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City investment bonds 'should be allowed to default'

By Wei Tian | China Daily | Updated: 2013-07-01 08:02

City investment bonds 'should be allowed to default'
City investment bonds, issued by city investment companies set up by local governments, serve as a major financing tool for local governments in their public projects. [Photo / Provided to China Daily]

China's local authorities should allow regional defaults on their city investment bonds to cool down the enthusiasm of investors and ease the mounting risks, an expert with a top government think-tank said.

City investment bonds, issued by city investment companies set up by local governments, serve as a major financing tool for local governments in their public projects.

According to the latest survey by the National Audit Office of 36 local governments, city investment companies are responsible for 45 percent of the debt payment of local governments.

Ever since the first of its kind was issued in 1992, there has been no technical default reported in the city investment bond market.

"But the apparent security has hindered the healthy development of the debt market," said Liu Dongmin, a researcher with the Institute of World Economics and Politics at the Chinese Academy of Social Sciences.

In fact, there were two cases in Yunnan and Shandong provinces in 2011 in which city investment companies were unable to make payments when the debt was due. Default was avoided when local authorities lent a helping hand.

Liu said alongside the "no default" record was a worsening credit level among the issuers of city investment debt.

In 2006, only 7 percent of the debt issuers had a credit rating below AA. The figure rose to nearly 25 percent in 2012. In the meantime, city investment debt without a warranty was up from zero to nearly 80 percent.

Zhang Ke, chairman of Shinewing Certified Public Accountants, said his firm would no longer vouch for bond issuance by local governments.

Yet city investment bonds are popular among Chinese investors, most of whom are institutions, mainly because of the expectations that such bonds will not default because they are guaranteed by the government.

"Such expectations will lead to irrational investment," Liu said, adding that most of these bonds are for public projects from which revenues could not meet payments because of the low return rate.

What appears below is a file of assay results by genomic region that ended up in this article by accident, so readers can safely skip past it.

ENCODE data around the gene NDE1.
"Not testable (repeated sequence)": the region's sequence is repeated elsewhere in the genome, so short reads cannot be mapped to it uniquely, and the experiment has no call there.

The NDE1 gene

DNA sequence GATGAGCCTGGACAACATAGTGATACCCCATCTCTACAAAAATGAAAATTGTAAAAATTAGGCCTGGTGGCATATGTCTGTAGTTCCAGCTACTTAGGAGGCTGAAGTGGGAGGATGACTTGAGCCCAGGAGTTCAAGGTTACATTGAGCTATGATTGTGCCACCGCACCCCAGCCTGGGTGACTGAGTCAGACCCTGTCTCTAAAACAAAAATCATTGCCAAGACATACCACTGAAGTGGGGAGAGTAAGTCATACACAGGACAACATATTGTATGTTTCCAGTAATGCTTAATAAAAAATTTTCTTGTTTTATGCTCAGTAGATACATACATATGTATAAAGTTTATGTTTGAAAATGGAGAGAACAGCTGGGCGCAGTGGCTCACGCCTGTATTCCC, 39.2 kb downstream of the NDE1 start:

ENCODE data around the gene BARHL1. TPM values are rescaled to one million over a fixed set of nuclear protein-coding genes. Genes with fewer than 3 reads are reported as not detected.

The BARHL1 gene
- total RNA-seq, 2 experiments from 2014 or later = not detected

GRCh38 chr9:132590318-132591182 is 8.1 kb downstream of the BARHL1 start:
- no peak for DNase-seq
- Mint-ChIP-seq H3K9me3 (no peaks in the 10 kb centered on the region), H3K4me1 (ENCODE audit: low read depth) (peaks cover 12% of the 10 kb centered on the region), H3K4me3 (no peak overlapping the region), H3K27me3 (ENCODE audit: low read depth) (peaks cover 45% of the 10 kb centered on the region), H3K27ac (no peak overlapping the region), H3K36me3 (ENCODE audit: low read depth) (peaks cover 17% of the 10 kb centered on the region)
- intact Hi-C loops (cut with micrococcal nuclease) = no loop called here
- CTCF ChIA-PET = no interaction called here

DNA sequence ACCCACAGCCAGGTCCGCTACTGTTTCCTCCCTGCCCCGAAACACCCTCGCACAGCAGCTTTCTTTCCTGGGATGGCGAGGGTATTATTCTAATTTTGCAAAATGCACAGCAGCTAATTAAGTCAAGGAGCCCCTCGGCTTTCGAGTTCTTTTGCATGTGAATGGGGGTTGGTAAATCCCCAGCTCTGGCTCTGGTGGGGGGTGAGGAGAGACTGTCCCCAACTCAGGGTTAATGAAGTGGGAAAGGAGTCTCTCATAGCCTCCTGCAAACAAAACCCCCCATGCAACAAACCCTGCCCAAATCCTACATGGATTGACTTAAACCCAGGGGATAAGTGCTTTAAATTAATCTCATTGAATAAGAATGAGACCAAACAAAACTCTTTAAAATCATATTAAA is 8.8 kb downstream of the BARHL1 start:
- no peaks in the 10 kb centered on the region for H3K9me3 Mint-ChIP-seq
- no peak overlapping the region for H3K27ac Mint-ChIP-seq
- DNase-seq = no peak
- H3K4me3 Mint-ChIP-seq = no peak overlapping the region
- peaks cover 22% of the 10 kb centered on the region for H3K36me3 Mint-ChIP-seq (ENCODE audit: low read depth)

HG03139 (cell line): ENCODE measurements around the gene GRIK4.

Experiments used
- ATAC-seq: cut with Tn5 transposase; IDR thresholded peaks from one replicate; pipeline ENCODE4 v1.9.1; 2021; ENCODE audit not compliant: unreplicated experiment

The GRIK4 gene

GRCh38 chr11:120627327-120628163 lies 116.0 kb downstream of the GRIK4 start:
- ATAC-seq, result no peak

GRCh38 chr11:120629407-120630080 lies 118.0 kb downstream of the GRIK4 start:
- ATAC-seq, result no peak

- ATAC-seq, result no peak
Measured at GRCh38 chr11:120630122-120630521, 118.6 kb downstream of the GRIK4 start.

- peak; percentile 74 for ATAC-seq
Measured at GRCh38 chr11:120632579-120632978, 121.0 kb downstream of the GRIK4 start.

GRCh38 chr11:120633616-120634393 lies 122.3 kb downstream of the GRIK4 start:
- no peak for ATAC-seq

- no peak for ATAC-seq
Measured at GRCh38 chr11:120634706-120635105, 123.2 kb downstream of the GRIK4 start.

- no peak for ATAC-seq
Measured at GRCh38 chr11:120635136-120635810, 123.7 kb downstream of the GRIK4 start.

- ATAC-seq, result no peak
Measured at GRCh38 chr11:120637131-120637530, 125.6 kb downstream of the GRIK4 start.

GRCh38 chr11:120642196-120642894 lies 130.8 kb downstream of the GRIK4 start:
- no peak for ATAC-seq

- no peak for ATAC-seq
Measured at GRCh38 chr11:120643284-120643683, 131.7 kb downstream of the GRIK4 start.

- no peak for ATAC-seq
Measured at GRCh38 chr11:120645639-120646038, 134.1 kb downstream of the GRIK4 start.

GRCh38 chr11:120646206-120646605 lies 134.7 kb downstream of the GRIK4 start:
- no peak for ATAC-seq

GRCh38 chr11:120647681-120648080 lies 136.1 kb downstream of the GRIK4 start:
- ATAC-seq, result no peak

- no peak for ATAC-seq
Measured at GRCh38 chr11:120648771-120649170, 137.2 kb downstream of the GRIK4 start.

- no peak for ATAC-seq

"The regional default of city investment bonds should be allowed. A financial market without any risk is not a market at all," he added.

Liu compared China's local government debt with the United States' municipal bonds, which are issued by a state, municipality or county to finance their capital expenditure on public projects.

US municipal bonds are recognized as the second most secure assets, only after Treasury Securities issued by the Federal Reserve. Yet such a relatively secure investment has had 91 default cases a year on average since 1970.

By the end of 2012, the average maturity period for US municipal bonds was 16.5 years, while that of Chinese city investment debts was only 5.7 years - 35 percent of its US counterparts - leaving little time for the projects to generate enough revenue to make payments and leading to an increase in rollover activity.

According to a recent report by Ma Jun, chief economist for Deutsche Bank Greater China, and Bai Chongen, vice-director of the Economic Management School at Tsinghua University, local governments need to raise 5 trillion yuan ($815 billion) a year to meet the financing needs for urbanization and social welfare spending.

Given the strong fiscal revenue growth over the past two years, the overall debt burden, as measured by debt to revenue, has declined, said a report by the Moody's Investors Service.

But there are still regional risks, as the National Audit Office survey shows, that some local governments' debt burdens are high compared with those of their international peers. For example, the debt-to-revenue ratio of nine provincial capital cities was more than 100 percent, according to the report.

"The central government should prevent local governments from adopting any rescue measures in the case of defaults on fixed income investment in the future," Liu said.

In the meantime, "local government itself, instead of city investment companies, should be issuing the bonds to strengthen their liabilities and credit management level", he said.

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